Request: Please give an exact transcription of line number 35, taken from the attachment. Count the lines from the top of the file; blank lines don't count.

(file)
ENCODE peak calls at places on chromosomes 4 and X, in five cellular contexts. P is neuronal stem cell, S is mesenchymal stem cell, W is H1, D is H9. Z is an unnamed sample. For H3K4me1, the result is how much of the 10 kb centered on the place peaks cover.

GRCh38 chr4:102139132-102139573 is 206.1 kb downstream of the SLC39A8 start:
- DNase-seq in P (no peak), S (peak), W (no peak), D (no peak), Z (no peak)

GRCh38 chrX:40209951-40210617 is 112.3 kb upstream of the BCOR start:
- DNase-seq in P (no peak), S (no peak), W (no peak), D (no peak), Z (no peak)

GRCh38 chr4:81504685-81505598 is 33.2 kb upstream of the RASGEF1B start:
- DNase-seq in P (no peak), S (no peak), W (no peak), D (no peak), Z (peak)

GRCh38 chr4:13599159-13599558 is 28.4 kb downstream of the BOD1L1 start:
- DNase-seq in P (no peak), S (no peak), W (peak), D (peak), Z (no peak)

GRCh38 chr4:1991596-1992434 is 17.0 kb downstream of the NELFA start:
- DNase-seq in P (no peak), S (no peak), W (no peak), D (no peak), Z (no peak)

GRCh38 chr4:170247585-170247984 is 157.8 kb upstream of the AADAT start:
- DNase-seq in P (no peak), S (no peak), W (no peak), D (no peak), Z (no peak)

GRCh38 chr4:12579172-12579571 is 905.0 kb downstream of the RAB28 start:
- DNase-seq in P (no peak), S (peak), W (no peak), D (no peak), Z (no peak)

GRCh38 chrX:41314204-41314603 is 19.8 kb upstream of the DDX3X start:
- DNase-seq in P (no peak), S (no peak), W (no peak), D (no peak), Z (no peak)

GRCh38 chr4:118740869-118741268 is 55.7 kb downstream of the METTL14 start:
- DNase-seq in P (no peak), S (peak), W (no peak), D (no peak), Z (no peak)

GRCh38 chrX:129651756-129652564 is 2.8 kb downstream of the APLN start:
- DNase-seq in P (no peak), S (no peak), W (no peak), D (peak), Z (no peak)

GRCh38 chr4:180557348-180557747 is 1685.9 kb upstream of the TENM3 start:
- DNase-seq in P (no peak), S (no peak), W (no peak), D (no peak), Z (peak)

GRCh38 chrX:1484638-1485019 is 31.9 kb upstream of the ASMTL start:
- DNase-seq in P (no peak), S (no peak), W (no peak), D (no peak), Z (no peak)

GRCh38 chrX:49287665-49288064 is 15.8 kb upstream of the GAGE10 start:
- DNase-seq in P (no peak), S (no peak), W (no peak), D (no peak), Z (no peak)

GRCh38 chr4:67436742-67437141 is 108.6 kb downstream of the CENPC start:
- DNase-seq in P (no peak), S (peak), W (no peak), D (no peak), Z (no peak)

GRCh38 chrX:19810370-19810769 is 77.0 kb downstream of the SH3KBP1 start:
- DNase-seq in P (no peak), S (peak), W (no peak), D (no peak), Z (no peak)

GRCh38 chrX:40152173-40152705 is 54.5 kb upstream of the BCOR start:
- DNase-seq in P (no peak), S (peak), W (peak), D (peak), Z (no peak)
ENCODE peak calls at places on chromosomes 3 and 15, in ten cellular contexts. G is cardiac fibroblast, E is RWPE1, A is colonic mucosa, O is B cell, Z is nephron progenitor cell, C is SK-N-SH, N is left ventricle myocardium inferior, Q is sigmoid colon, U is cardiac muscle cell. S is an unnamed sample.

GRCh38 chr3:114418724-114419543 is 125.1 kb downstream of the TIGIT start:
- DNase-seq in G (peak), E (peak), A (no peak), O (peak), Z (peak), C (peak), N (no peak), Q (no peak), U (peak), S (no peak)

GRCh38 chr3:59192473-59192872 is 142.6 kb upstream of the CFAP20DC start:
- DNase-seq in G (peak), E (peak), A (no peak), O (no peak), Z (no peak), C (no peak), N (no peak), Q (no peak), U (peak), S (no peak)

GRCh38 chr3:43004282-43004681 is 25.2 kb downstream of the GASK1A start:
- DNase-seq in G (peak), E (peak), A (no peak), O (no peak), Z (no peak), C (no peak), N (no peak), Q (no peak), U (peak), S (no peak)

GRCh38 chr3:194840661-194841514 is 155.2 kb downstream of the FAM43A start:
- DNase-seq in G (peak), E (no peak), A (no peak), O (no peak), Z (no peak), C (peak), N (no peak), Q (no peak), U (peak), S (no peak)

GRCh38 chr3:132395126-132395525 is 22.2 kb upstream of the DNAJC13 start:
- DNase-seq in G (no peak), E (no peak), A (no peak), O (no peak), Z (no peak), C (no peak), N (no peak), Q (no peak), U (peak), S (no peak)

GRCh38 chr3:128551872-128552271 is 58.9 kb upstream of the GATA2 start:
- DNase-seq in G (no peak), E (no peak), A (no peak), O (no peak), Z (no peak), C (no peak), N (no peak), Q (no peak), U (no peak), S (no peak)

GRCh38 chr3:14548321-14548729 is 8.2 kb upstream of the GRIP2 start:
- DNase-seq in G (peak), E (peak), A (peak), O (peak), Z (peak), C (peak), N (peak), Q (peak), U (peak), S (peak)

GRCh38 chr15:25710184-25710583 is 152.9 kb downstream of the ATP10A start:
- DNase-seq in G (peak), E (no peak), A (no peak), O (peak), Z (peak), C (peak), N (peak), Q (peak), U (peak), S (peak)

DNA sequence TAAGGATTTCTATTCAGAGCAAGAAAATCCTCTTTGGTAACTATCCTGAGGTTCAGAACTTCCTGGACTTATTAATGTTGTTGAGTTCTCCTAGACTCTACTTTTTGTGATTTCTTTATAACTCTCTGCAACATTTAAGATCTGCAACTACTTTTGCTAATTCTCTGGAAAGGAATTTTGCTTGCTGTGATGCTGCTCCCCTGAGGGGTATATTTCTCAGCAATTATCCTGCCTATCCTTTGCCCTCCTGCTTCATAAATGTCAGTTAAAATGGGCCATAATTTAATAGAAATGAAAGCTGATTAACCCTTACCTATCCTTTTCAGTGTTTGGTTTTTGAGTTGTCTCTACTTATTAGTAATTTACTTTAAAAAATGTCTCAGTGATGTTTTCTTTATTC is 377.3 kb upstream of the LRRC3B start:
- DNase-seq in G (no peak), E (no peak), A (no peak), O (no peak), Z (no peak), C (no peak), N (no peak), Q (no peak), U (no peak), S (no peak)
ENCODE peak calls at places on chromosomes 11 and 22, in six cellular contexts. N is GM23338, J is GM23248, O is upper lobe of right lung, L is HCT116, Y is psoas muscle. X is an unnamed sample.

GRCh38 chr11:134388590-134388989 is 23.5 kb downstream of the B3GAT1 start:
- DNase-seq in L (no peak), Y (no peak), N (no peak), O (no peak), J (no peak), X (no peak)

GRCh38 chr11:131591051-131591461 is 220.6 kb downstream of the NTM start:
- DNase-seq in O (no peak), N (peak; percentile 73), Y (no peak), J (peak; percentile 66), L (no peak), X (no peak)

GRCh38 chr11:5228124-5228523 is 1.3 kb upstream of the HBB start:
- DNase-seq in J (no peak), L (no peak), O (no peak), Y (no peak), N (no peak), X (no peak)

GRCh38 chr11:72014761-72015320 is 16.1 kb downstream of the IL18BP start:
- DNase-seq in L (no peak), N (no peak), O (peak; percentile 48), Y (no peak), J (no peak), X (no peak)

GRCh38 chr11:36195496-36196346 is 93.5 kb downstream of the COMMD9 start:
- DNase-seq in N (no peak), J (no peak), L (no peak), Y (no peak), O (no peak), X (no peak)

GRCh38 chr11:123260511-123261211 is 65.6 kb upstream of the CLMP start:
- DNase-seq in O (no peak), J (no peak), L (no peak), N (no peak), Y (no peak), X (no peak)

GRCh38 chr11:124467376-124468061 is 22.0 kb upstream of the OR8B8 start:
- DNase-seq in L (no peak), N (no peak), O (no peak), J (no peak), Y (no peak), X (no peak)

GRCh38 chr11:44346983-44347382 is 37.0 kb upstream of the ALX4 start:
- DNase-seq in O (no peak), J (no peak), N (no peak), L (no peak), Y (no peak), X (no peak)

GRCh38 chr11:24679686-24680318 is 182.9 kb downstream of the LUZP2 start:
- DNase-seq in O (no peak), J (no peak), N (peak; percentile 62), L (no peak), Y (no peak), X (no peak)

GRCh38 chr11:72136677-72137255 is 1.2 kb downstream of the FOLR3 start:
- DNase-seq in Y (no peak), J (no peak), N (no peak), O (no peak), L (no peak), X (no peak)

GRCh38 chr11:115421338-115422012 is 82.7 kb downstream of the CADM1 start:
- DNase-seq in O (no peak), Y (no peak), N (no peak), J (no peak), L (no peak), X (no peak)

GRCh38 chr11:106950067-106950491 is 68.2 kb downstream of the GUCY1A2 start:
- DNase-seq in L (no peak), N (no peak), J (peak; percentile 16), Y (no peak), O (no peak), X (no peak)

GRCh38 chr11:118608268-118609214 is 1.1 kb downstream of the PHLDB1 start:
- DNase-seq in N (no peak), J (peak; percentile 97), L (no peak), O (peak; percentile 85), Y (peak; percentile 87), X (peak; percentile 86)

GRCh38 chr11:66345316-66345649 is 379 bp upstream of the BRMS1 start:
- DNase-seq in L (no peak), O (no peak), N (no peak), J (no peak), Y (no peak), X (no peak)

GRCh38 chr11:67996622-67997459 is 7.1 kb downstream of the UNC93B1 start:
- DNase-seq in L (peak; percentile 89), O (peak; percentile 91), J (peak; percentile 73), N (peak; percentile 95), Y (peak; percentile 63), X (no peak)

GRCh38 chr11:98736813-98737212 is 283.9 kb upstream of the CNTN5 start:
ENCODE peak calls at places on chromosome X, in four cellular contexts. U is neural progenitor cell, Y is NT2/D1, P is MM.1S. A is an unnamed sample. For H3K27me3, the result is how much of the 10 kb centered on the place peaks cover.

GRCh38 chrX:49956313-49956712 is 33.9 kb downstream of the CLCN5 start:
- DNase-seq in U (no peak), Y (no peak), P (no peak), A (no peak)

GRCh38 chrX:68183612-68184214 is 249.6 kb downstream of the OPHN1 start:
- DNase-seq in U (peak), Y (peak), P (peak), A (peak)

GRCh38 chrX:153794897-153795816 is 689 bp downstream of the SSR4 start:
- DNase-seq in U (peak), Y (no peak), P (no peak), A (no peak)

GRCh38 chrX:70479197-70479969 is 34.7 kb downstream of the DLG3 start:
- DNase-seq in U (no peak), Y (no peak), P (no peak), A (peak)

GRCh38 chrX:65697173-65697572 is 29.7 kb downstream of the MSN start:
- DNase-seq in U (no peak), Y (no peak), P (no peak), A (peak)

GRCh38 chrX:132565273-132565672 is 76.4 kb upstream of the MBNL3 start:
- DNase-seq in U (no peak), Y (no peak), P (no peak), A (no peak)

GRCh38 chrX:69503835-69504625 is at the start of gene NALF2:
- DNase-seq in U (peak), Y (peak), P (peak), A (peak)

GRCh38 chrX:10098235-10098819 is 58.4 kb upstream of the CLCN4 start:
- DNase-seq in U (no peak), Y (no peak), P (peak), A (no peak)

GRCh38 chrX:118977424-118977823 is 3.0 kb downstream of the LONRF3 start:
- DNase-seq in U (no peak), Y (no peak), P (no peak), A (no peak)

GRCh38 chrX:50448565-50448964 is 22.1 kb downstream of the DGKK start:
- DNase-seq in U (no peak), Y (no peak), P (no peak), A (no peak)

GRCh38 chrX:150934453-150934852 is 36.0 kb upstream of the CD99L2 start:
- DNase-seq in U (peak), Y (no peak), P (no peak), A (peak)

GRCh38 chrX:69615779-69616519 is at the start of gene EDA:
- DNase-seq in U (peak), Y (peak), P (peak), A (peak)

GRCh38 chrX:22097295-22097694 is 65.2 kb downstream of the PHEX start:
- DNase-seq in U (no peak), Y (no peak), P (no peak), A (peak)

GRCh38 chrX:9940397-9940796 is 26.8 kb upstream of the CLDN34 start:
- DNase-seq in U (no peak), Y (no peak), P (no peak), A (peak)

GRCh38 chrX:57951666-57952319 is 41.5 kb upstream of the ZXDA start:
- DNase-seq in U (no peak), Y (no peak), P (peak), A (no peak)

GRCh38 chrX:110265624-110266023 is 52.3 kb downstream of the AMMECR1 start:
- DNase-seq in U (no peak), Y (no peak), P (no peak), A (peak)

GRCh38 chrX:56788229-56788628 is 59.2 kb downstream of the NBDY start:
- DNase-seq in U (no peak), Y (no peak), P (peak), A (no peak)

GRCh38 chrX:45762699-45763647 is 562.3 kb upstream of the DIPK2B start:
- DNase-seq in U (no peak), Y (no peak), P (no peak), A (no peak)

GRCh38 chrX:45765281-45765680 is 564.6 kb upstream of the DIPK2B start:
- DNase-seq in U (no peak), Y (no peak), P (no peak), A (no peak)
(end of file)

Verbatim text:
GRCh38 chr3:114418724-114419543 is 125.1 kb downstream of the TIGIT start: